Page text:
Sunday, 20 November 2016

Hacking: Wintering on an Aprilia Mojito Retro


Bangernomics - it's the UMG way, surely? Maximum fun and efficient transport for £ spent.  I've had many successes before, but this is the first time I've managed to Run For A Ton! If you're a little prudent when purchasing, you too can pull this off.

The machine in question is an Aprilia Mojito Retro 125cc scooter. My commute to work is a round trip of 12 miles on country back roads, something this type of machine is eminently capable of succeeding at. As I write, winter is here - along with the heavily salted roads that accompany it - and, while I don't intend to hibernate, I don't want to expose my favourite machines to the worst that winter can throw up either.

I paid £75 for this device, but only after ascertaining certain facts; things that would help me to get on the road for under that magic hundred notes. Always check the consumables: it had a good front and a new rear tyre, as well as a new battery. On a machine like this, replacing these items will effectively double the purchase price. And make sure that it's all there - replacing items such as broken lights and shagged or missing batteries will cost you dear. This one had no rear light, but I knew I had a Honda item lying around that could be bodged on. A couple of panels were in the wrong colour, these would simply be rattle canned black to match the rest of the nail.

The seller had broken Rule Number One when it comes to re-commissioning old shitters that have lain idle in someone's garden for 7 years - make sure that it runs before spending money on the heap. He reckoned the fuel pump was knackered because he was able to get the scooter to run when petrol was funnelled into the carb, but not once the fuel line was connected. In fact the problem was much less complex than this; he'd attempted to start it using the (rank and stinking) crap that had remained in it from it's last foray onto the Queen's highway some seven years earlier - bad for him, very good for me!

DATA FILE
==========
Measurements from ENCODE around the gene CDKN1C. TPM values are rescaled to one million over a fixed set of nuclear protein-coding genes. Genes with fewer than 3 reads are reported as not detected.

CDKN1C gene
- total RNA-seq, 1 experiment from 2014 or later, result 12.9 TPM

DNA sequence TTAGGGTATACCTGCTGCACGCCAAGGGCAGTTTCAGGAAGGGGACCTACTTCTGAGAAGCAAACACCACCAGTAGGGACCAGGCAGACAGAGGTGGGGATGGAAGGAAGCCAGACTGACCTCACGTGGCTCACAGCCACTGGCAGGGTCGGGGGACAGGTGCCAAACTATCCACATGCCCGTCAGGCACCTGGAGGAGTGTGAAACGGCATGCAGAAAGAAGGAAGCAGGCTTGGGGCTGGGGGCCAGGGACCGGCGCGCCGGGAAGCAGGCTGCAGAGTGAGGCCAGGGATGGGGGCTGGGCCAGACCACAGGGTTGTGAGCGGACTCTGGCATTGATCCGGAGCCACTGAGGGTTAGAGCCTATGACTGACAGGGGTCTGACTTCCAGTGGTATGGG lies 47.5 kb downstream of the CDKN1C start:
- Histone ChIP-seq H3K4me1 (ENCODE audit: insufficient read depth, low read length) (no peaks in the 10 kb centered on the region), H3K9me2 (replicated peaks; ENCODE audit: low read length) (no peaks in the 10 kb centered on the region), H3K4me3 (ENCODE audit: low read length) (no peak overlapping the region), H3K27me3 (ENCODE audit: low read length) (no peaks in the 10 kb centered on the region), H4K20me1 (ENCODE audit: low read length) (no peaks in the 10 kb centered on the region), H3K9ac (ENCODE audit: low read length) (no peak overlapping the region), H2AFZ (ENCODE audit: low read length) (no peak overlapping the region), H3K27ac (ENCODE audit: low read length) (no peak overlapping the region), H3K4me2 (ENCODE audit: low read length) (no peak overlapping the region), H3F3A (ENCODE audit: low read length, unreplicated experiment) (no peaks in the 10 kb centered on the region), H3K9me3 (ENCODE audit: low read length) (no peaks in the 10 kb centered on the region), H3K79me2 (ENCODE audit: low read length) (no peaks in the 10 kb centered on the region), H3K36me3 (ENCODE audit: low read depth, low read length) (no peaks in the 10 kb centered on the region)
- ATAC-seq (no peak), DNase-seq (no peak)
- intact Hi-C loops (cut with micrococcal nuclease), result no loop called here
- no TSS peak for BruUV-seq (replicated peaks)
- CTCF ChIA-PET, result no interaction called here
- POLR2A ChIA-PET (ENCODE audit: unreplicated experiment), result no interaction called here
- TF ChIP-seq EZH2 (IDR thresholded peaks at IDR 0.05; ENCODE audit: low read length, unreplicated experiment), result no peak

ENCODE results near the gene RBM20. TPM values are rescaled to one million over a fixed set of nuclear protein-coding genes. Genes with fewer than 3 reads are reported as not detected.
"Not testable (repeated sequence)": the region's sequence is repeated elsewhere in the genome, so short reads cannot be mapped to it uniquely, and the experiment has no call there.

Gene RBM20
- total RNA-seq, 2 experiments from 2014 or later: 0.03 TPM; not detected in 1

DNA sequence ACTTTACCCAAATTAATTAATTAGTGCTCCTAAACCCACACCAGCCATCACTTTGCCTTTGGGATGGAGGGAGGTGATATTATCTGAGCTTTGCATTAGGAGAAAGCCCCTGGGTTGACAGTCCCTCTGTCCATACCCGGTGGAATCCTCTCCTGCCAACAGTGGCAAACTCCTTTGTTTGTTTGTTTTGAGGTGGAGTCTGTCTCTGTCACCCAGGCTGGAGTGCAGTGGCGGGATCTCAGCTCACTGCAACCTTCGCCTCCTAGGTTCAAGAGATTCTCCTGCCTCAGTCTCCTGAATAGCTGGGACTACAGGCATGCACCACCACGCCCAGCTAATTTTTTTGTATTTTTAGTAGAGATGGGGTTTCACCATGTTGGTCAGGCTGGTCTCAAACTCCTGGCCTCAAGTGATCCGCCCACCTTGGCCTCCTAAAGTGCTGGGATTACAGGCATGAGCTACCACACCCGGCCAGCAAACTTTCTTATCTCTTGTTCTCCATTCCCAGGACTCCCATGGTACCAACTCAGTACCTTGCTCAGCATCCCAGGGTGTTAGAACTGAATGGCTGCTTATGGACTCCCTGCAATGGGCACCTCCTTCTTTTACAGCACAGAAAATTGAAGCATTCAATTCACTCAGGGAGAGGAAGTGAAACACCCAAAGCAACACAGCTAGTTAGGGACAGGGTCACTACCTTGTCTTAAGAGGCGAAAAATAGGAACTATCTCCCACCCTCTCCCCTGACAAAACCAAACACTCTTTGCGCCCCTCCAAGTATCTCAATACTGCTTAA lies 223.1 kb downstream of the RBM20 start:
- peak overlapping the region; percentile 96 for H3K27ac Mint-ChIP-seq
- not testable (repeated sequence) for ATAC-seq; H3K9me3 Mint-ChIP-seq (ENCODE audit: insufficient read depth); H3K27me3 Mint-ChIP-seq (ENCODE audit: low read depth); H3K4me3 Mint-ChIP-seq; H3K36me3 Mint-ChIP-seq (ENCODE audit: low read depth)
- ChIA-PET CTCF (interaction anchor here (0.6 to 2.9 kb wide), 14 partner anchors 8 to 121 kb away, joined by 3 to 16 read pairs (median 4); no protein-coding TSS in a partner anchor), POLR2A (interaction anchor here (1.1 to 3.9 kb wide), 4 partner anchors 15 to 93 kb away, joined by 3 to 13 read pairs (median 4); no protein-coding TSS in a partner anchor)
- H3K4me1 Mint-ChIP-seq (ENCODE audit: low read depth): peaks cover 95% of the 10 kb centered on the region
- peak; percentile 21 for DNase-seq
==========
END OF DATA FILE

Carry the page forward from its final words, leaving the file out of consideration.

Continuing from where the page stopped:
In the end all I spent was £6.50 for new brake pads - it's a false economy to skimp on such things - and £15 for a second hand front mudguard to replace the snapped original. Once it had passed the MOT I bought a £20 NOS brake light, as the weight of the Honda item had broken the makeshift bracket I had fashioned for it. 


A few hundred miles later the vibes became so intrusive that I replaced the drive belt (£15), something I should really have done straight away. The original item had started to delaminate, and it would only have been a matter of time until it snapped, leaving me stranded, most likely somewhere inhospitable.

What's it like to live with? Very good, actually. Far better than I'm reasonably allowed to expect from a machine that cost less than an Argos push iron anyway. It's tiny frame and exceptionally good balance make it supremely agile when dealing with the odd stationary traffic we get round here, and acceleration up to about 50 (the speedo is broken, but there's no Gatsos here so who cares?) is excellent. There's very little after that, but that's all that's required & I wouldn't dream of roaming further afield on this thing - horses for courses and all that.

Fuel economy is decent: I get about 120 miles on a gallon and a half fill up, and I haven't managed to break my new steed so far. Road tax and insurance (it's on my rider policy) works out less than £2/month and depreciation... what depreciation? Come the spring I plan to sell it for at least three times what I paid for it. Best of all, though, is the satisfaction gained from getting a winter's enjoyable transportation for less than some of my workmates spend over a year on their daily cup of coffee. No buses for me - I'm out and about in whatever nature chooses to throw at me (ice and snow excepted, natch)... in the wind. Yeah baby.

A Rider

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